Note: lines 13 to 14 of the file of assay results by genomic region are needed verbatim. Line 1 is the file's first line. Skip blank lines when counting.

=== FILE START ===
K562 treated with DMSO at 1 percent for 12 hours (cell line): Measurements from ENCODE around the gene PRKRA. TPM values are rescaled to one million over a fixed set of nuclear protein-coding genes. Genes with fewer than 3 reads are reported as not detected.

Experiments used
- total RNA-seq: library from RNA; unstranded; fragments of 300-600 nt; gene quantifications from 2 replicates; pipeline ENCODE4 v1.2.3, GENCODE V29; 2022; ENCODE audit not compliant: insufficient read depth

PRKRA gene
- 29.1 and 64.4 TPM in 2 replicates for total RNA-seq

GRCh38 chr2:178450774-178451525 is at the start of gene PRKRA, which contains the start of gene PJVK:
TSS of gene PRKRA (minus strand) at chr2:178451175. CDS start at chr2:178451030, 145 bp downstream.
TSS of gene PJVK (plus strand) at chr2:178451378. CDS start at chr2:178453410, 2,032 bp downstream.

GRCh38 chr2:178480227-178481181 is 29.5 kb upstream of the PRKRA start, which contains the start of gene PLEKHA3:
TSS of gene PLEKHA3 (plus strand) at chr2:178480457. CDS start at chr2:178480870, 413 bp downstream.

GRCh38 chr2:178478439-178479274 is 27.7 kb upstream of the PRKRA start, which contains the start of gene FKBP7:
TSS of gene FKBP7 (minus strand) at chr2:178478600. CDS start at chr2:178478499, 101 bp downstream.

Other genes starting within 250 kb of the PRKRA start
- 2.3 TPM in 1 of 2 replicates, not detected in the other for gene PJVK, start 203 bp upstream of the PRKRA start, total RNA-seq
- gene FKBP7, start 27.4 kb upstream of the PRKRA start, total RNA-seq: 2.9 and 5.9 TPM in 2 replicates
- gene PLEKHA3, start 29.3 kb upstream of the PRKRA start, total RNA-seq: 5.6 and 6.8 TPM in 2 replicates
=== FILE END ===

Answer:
Other genes starting within 250 kb of the PRKRA start
- 2.3 TPM in 1 of 2 replicates, not detected in the other for gene PJVK, start 203 bp upstream of the PRKRA start, total RNA-seq